Vancouver/Toronto Comparison: Summer Update

Last fall we began to report on the similarities between the detached housing markets of Toronto and Vancouver, in particular how Toronto seemed to follow Vancouver’s price movements. Throughout the fall and winter Toronto stayed on this trajectory; however, as Vancouver’s struggles continued in the spring and Toronto’s market remained strong, the relationship weakened. This post will provide the summer’s update on this trend. Though it will show a weakening relationship, we continue to see overall similarities persist.

van to D JulySource: REBGV, TREB, Six Housing Sense

Comparing the two cities’ detached markets, we see how Vancouver’s prices are trending downwards while Toronto’s are very slowly rising. Since hitting their peak price in March 2018, Vancouver’s detached market has seen a benchmark price drop of nearly $200,000. The city has recently slowed its price free fall but has not yet shown definite signs of recovery or even bottoming out. Toronto, on the other hand, continues to maintain its price level with detached homes rising with inflation over the last year.

Van To D July TSSource: REBGV, TREB, Six Housing Sense

Leveraging the nine-month time shift since 2015, we better see how the two cities are beginning to move in opposite directions. Vancouver’s price line continues to point down, while Toronto’s has enjoyed a modest bump and is holding its place for now. Looking at the broader picture, however, the two lines show a relative return to pre-price spike positioning, even if they are now taking different paths.

Van TO PC TS JulySource: REBGV, TREB, Six Housing Sense

The final graph illustrates how each detached market has been performing year-over-year, while shifting Toronto’s timeline by nine months to demonstrate the similarity to Vancouver’s movements. As the graph shows, over the last several months Vancouver and Toronto no longer have matching price lines. At this point in Vancouver’s timeline, the city had already started its negative year-over-year results. In comparison, Toronto’s performance has remained in the positive, if only tracking with inflation.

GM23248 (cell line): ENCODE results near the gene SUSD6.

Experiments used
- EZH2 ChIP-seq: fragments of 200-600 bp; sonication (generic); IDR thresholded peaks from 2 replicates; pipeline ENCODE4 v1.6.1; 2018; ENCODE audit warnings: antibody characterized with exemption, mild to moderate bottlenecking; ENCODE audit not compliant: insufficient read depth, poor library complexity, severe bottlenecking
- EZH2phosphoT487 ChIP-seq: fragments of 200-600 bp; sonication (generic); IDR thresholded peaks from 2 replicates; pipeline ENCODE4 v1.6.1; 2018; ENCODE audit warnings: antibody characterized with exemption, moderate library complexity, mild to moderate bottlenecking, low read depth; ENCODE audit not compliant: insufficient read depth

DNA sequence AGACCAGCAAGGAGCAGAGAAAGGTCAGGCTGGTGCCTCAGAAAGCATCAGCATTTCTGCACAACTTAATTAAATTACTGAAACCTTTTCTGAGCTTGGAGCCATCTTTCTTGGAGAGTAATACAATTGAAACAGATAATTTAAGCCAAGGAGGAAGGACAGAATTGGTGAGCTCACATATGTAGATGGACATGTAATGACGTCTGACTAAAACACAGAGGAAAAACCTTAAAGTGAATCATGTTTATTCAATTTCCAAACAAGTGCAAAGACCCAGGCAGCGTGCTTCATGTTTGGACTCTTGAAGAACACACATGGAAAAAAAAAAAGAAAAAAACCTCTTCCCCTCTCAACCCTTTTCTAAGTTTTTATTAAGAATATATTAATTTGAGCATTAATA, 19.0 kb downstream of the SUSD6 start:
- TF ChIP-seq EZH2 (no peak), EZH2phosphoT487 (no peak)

Two mirror image price lines are not the only way Vancouver and Toronto’s detached markets can be closely linked. From their peak monthly benchmark price, Vancouver’s market is currently down 12%, while Toronto’s has fallen 8%. In fact, Toronto’s detached sector also dropped by 12% from peak to most recent low before rebounding to its current position. This is to say, it is unfair to categorize Toronto’s market as strong and Vancouver’s as weak, when there remain high similarities between their summer 2019 positions in comparison to recent years.

The fall housing market will be interesting for both cities, especially given the return to rock bottom mortgage rates. Have Vancouver prices fallen enough to bring buyers back to the market, or will confidence in the sector remain low and see prices continue to slide? Counter to that, is Toronto positioned to make meaningful price gains again or is inflation the best detached home owners can hope for?

The two price lines are no longer moving in perfect symmetry with each other; however, their varying actions have led to very similar results. Since 2014 Vancouver’s market is up 52% and Toronto’s is up 56%, though each market has since peaked and given back a healthy percentage of those returns. These results suggest that the two cities actually do impact one another. There are obviously local influences that have big impacts, but national trends may be overriding after all. It seems it is very unlikely that one city will prosper while the other fades.

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